Truth remains a mysterious essential: sought out, created, and destroyed in countless metaphysical arguments through time. Whether argued as being absolute or relative, universal or personal, no thought is perceived or conceived without an assessment of its truth. In John Keats' "Ode on a Grecian Urn" and E.E. Cummings' "since feeling is first" the concern is not specifically the truth of a thought, but rather, the general nature of truth; the foundation which gives truth is trueness . Both poets replace investigation with decision, and that which would be argumentation in the hands of philosophers becomes example and sentiment in their poems. Each poet's examples create a resonance within the reader, engineered to engender belief or provoke thought. Employing images of unconsummated actions on an ancient urn carved with scenes from life, Keats suggests that "Beauty is truth, truth beauty"; Cummings, on the other hand, offers emotion as the foundation of truth, and supports living life fully through diction, theme-suggestive syntax, and images of accomplished action.
Cummings' "since feeling is first" compares the beauty of emotion and the inadequacy of mental analysis. In line three, attention to "syntax," synonymous with literary construction and order, ruins emotional spontaneity, symbolized by a kiss. "Wholly to be a fool while Spring is in the world" ignores social convention in seeking pleasure while "fool" and "Spring" complement each other and suggest the blossoming of love. Line six, "my blood approves," focuses on the physical root of life and evades the hackneyed connotative baggage that arrives with the word "heart." Cummings then swear...
... middle of paper ...
...ing reality and easily equated to the story told by the "Sylvan historian." Thus, the urn as historian provides the truth spoken of in the final line. Literally, the truth of the urn (its representation of life) is its beauty. The derived equivalence of truth and beauty allows the concluding statement: "Beauty is truth, truth beauty." Through similar rhetorical features, "since feeling is first" celebrates love and extols the virtue of intuitive, spontaneous emotion. Cummings' use of sensual imagery discounts methodical analysis and offers emotion as truth. Both poems arrive at seperate conclusions and reflect the diversity of perspectives regarding the nature of truth.
Brooks, Cleanth. The Well Wrought Urn. New York: Harcourt Brace Johanovich, 1975.
Prentice Hall Literature: The American Experience. Englewood Cliffs: Prentice Hall, 1991.
Need Writing Help?
Get feedback on grammar, clarity, concision and logic instantly.Check your paper »
- Keats's "Ode on a Grecian Urn" offers a paradoxical concept of Beauty. It describes the frozen beauty portrayed on the Urn as sweeter than reality, for its expiration is a locked impossibility. The lover's kiss is sweeter when in waiting, and her timeless beauty and devotion are worth the kiss's impossibility. Thus, the observation of beauty is more sweet than its reception, and objects in their prime are best just before their expiration. This poem is reminiscent of Shakespeare's sonnets in its zeal for permanent youth and disdain for time's drain on youth's beauty.... [tags: Ode on a Grecian Urn Essays]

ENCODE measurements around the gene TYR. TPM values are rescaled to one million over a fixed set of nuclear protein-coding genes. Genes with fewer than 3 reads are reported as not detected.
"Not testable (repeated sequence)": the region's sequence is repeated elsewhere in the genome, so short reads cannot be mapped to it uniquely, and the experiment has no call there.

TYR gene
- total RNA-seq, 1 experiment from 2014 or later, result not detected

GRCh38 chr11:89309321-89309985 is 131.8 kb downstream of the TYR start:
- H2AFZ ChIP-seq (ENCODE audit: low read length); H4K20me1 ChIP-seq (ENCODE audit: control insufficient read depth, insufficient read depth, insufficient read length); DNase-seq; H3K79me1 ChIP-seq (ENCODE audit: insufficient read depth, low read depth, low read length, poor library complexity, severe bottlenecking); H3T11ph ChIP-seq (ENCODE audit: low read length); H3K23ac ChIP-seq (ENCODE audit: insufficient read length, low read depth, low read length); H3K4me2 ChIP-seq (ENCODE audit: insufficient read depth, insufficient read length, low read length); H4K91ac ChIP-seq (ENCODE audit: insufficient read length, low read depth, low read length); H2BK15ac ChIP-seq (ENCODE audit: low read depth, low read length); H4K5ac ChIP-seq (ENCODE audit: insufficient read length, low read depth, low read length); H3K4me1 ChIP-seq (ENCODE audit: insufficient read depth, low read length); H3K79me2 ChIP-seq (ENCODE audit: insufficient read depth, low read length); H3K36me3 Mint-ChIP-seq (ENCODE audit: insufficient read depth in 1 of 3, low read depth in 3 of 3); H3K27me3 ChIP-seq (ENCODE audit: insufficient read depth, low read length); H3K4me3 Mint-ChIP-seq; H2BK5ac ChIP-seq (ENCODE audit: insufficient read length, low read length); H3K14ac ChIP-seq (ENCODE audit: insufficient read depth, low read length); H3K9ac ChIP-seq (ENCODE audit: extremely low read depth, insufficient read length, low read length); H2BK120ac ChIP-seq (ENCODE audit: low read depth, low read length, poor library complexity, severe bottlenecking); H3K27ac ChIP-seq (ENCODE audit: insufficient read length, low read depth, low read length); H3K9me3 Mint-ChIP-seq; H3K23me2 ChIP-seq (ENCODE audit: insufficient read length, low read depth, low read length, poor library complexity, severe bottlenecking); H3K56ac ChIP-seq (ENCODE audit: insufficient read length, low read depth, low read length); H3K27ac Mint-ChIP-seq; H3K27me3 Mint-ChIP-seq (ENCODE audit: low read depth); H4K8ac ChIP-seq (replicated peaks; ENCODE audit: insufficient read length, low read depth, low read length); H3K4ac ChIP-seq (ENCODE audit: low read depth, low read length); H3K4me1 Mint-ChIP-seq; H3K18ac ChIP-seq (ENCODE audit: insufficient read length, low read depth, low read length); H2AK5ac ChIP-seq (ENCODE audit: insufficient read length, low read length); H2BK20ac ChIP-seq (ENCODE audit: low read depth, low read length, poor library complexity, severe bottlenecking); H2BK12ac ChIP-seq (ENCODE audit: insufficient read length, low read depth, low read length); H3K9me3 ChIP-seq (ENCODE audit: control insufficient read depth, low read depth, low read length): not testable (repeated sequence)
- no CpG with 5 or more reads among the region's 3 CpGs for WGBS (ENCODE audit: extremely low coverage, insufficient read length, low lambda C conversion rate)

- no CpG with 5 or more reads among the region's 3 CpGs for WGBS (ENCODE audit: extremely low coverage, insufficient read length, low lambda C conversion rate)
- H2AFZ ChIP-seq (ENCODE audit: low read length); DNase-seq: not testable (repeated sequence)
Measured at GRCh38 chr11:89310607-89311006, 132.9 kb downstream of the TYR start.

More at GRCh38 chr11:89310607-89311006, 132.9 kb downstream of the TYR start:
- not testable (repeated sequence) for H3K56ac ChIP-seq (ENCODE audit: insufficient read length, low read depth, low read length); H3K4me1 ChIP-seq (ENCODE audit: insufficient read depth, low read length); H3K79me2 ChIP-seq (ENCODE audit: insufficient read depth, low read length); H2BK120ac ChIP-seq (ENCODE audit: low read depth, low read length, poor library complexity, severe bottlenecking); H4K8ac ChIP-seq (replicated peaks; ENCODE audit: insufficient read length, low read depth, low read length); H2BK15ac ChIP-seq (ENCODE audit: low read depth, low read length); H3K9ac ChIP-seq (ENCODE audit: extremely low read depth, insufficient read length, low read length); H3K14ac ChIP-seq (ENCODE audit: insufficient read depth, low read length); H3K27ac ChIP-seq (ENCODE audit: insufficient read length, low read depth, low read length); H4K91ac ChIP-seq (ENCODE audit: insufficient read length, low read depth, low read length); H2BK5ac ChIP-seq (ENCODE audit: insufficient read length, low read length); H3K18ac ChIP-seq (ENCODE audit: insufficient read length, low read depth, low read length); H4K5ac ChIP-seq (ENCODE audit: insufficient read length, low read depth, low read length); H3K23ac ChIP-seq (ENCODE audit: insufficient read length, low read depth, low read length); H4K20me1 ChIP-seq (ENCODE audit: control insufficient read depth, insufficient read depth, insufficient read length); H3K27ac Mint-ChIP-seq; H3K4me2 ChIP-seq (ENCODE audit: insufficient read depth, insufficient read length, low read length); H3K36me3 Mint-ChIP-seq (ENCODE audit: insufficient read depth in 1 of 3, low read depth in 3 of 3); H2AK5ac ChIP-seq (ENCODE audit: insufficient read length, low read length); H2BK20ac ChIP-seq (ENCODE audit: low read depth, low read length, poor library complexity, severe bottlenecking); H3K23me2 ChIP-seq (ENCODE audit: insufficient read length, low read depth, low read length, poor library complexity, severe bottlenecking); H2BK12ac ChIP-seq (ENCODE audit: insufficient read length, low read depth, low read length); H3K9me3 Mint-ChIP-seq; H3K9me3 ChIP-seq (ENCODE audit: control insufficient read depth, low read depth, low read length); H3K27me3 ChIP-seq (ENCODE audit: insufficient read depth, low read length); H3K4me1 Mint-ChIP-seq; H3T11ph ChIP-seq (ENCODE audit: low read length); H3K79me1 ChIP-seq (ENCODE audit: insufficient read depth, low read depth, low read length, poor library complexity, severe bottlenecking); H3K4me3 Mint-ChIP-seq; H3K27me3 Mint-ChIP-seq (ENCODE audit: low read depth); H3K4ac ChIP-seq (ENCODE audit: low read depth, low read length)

394 words (1.1 pages)
- John Keats ‘Ode on a Grecian Urn’ is one of the most enduring, timeless, romantic poems of 1819. It defines ‘romanticism’ not just in the literary sense, but in a modern sense filled with passion, imagination and individuality. I will examine how the idea of romanticism is portrayed through the beauty of art and nature, in contrast with the writer’s perspective on romanticism as a melancholic emotion. Furthermore, as Keats wrote the poem during his last few years on this Earth-whilst he was ill- it is said that he felt “like a living ghost”, so it is not surprising that the poem speaker is obsessed with the ideas of immortality, survival and death which I will be further examining in relatio... [tags: Poetry, John Keats, Sonnet, Romanticism]
1057 words (3 pages)
- Born on October 31st, 1895 John Keats was the eldest of four siblings to his two parents, Thomas and Frances Jennings Keats, in the town of Moorgate, England. His family was finically stable early in his life due to his father’s job as a manager and then later owner of his father-in-laws stable. With this income they had the ability to purchase a home and to also send John and his siblings to a small liberal academy nearby their home (Contemporary Authors Online). While at school, he met and befriended a boy named Charles Clarke who was the son of the head master.... [tags: John Keats, Biography, Poet]
1281 words (3.7 pages)